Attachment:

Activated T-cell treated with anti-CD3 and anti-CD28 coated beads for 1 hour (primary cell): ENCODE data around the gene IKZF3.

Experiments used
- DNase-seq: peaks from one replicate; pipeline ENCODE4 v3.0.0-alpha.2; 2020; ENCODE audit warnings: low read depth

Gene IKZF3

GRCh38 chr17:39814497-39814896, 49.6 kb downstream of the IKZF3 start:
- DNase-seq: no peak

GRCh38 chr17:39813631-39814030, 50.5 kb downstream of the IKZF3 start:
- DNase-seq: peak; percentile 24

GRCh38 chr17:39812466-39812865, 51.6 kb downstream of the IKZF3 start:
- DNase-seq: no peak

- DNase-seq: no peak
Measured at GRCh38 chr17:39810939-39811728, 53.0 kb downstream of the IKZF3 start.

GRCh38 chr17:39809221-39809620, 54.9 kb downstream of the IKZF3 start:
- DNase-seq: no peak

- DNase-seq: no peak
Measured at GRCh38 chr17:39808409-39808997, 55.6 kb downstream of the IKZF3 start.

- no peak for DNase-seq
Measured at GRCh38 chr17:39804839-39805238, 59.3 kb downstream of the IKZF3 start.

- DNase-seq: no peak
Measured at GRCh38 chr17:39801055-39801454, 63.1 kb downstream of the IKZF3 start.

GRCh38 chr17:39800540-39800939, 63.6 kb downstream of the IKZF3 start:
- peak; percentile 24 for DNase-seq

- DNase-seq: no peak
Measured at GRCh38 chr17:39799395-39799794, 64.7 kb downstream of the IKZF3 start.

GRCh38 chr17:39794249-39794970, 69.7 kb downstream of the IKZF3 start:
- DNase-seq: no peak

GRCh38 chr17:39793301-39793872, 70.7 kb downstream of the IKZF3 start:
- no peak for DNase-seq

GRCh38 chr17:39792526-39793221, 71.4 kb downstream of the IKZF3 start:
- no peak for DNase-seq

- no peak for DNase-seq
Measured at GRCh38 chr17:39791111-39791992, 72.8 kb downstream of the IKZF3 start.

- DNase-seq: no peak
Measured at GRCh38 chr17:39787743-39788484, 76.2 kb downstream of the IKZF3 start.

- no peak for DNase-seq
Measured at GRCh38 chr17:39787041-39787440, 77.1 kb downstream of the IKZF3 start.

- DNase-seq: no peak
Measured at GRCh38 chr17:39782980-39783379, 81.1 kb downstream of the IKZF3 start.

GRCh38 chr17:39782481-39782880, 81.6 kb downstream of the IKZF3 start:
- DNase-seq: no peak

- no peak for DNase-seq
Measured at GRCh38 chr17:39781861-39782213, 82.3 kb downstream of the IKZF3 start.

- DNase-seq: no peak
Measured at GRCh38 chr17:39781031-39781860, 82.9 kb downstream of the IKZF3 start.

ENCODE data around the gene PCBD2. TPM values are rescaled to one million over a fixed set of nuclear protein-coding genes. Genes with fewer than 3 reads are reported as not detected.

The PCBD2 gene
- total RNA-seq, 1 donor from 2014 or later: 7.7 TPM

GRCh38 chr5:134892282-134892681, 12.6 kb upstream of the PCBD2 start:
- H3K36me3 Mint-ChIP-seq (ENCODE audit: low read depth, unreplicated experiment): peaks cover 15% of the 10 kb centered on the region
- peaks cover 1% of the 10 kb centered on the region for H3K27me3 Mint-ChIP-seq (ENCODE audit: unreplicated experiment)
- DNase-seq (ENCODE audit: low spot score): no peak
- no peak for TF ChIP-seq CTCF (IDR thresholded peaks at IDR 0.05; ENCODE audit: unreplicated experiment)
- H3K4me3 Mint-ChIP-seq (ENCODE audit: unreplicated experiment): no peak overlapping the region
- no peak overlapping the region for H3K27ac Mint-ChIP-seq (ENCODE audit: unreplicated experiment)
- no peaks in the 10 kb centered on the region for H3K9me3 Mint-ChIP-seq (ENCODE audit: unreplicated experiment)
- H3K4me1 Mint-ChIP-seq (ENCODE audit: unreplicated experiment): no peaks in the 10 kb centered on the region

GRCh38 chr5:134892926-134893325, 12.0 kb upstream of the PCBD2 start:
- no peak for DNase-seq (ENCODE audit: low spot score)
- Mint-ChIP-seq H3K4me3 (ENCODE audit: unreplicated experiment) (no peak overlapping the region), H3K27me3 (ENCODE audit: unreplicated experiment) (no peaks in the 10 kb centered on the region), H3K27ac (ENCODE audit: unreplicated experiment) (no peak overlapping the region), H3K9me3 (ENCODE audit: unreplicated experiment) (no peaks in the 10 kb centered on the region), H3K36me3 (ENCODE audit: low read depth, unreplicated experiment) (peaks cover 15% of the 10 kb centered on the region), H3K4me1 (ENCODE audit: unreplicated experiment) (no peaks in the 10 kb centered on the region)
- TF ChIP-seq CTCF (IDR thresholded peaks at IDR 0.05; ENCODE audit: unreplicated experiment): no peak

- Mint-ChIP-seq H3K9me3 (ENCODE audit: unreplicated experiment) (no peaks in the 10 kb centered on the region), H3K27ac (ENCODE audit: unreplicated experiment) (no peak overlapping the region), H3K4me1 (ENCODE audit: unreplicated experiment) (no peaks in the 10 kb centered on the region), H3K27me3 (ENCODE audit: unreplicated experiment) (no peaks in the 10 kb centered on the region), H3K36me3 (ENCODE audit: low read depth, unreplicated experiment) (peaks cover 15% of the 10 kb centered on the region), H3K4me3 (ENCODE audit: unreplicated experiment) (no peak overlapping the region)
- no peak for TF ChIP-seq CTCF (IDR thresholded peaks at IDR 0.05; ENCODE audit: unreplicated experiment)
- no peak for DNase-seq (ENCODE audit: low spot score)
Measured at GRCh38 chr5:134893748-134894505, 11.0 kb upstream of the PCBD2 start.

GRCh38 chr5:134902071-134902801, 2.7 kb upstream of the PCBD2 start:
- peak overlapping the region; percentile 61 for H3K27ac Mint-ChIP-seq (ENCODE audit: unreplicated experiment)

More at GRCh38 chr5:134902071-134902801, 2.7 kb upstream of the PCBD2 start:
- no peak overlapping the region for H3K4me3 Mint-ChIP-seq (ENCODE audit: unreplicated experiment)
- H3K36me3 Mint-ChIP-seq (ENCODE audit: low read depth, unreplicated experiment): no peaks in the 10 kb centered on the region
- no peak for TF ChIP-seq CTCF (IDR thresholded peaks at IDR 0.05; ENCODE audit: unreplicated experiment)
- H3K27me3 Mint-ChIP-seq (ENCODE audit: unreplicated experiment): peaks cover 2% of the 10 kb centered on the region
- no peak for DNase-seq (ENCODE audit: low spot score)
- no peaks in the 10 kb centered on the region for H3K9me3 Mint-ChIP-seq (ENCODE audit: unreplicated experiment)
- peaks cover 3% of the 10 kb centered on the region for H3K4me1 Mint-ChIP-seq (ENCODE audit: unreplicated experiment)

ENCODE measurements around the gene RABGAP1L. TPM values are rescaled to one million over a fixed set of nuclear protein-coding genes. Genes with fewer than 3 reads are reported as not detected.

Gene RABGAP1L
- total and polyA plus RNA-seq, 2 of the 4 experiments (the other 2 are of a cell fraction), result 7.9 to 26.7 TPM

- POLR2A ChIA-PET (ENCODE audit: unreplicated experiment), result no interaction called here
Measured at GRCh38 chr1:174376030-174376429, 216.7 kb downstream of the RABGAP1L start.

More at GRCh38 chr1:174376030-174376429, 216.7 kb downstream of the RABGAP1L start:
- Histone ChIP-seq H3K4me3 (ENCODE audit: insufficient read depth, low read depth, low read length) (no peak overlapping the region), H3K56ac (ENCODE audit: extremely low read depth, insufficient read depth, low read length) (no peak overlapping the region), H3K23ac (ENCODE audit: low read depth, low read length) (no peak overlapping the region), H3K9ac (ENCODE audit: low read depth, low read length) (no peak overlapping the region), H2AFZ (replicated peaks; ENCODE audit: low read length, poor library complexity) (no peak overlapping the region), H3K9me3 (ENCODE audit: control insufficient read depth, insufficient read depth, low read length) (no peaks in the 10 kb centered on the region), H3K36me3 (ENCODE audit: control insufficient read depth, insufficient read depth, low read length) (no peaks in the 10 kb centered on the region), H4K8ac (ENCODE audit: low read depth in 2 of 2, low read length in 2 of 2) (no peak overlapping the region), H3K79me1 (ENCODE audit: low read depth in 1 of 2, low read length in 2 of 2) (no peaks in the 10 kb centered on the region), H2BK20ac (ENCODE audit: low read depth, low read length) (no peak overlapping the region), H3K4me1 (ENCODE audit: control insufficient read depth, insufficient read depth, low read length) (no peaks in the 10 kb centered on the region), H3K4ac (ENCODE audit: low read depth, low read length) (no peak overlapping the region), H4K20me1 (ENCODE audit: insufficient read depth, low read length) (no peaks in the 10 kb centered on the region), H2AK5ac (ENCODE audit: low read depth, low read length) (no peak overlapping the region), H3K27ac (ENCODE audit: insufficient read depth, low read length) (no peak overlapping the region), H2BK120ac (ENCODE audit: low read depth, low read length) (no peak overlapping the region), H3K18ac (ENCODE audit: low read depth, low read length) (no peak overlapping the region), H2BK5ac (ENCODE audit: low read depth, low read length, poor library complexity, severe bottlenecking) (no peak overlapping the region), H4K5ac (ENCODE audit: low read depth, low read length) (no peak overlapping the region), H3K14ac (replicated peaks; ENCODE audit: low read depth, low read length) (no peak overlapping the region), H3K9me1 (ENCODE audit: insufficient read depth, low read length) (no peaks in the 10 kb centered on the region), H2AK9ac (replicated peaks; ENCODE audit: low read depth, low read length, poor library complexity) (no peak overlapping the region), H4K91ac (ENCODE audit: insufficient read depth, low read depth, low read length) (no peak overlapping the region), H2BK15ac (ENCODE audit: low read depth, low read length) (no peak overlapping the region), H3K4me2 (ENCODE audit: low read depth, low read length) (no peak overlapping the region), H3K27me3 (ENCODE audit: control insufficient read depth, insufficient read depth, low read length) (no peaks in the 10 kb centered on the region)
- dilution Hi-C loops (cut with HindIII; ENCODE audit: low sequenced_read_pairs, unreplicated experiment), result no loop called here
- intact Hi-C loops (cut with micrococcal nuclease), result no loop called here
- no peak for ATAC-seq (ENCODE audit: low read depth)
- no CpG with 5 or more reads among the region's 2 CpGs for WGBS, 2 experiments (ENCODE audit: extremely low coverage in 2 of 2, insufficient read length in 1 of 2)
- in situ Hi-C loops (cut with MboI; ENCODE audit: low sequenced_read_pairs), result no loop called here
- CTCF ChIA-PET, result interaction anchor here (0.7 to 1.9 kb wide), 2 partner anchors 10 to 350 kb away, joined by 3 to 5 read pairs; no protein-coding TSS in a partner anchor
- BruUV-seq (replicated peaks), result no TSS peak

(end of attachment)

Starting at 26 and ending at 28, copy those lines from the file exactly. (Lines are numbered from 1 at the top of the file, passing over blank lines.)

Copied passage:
- DNase-seq: no peak

GRCh38 chr17:39793301-39793872, 70.7 kb downstream of the IKZF3 start:
- no peak for DNase-seq